This week NPR examines fall 2020 college enrollment trends. While institutions hoped that this semester would see an increase in student enrollment, once again there was a drop in the number of students attending college. This fall saw a 3.2% decrease in enrollment; this layered on top of the 3.4% drop from last year is a concerning trend to colleges and universities. Potentially this is the largest decrease in college enrollment in the United States in half a century. Community colleges enrolled a freshman class in 2021 that was 20.8% smaller than 2019.
240,000 fewer undergraduates enrolled this fall compared with the same time last year. - National Student Clearinghouse Research Center
Tuition Increases At Historic Low
A new report from the College Board indicates that college tuition “increased at historically low rates for the second year in a row.” After adjusting for inflation, the average college tuition actually decreased. During the pandemic, colleges and universities froze or lowered tuition at a time that also saw steady enrollment declines. “It’s just a reminder that the pandemic is still impacting higher ed and students and families this current academic year,” reported Jennifer Ma, senior policy research scientist at the College Board.
To help alleviate college student hunger, Swipe Out Hunger, a nonprofit addressing hunger among college students, is merging with the College and University Food Bank Alliance (CUFBA), a network of campus food pantries across the U.S. Swipe Out Hunger will now reach over 1,000 colleges. Nearly a third of college students have missed at least one meal a week since the beginning of the pandemic according to Swipe Out Hunger’s research. This is a trend seen across states in community college student populations. Research conducted by the Hope Center for College, Community and Justice indicates that 60% of community college students in 42 states have suffered from basic needs insecurity in the last six years and one in seven community college students have experienced homelessness.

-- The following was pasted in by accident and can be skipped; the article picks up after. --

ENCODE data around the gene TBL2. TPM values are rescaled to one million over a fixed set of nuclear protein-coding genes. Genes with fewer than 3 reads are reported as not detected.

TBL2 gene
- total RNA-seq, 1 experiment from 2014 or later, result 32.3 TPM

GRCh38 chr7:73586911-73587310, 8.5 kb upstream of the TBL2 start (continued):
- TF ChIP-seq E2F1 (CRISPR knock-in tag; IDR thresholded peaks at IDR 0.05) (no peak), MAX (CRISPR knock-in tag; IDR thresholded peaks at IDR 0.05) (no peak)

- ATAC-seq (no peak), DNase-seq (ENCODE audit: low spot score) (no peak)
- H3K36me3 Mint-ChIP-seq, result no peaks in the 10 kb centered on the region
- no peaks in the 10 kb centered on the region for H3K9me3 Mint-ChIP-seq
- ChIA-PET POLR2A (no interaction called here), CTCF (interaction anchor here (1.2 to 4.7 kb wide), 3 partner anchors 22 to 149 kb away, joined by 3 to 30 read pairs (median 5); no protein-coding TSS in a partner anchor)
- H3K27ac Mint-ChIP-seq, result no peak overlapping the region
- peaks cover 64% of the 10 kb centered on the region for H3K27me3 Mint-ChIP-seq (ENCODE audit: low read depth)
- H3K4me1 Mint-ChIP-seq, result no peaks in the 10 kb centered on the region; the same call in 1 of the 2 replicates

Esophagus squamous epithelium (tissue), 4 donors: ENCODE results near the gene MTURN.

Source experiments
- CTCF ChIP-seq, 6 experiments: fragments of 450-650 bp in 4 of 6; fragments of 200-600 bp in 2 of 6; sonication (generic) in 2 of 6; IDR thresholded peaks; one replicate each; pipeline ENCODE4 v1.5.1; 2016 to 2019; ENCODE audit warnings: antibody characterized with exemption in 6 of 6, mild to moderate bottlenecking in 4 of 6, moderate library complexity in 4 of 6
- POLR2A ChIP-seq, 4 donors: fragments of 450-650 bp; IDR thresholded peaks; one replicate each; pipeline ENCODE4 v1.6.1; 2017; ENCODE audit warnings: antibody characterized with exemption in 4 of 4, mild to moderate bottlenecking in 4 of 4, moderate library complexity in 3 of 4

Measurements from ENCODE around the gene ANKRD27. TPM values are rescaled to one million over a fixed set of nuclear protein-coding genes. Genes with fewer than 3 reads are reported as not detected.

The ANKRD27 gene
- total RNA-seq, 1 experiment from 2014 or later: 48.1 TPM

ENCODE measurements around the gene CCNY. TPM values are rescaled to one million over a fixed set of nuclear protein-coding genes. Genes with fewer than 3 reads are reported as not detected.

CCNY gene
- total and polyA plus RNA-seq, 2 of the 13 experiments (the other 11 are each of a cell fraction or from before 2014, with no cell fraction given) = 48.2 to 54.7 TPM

52% of college students reported using off-campus food banks during the pandemic. - Swipe Out Hunger research
The U.S. Department of Education has announced that it is reviving an enforcement division that will be “responsible for investigating whether colleges are abusing federal student aid and posing a risk to students and taxpayers.” The enforcement division had been dismantled during the Trump administration. Industry experts see this as an attempt to crack down on for-profit college abuses, but many hope that nonprofit institutions and online program managers (OPMs) will also be held accountable by the revived enforcement division.
The Jed Foundation (JED) and The Consortium of Higher Education LGBT Resource Professionals released a report this week advising colleges and universities on how they can best support LGBTQ+ students. Research indicates that LGBTQ+ students are “more at risk for negative health and academic outcomes.” The report offers a number of recommendations for institutions including: creating a culture of community on campus, removing barriers to accessing college, incorporating LGBTQ+ scholarship and topics in classrooms, and ensuring that counselors and administrators have training to support the needs of LGBTQ+ students.
Looking to learn more? These upcoming webinars may be of interest:
Supporting The Mental Health Of LGBTQ+ Students: How The Pandemic Has Impacted Health & Wellness 11/4
How To Make Online Courses More Accessible & Inclusive: Compliance, Diversity & Ethics 11/9
October 29, 2021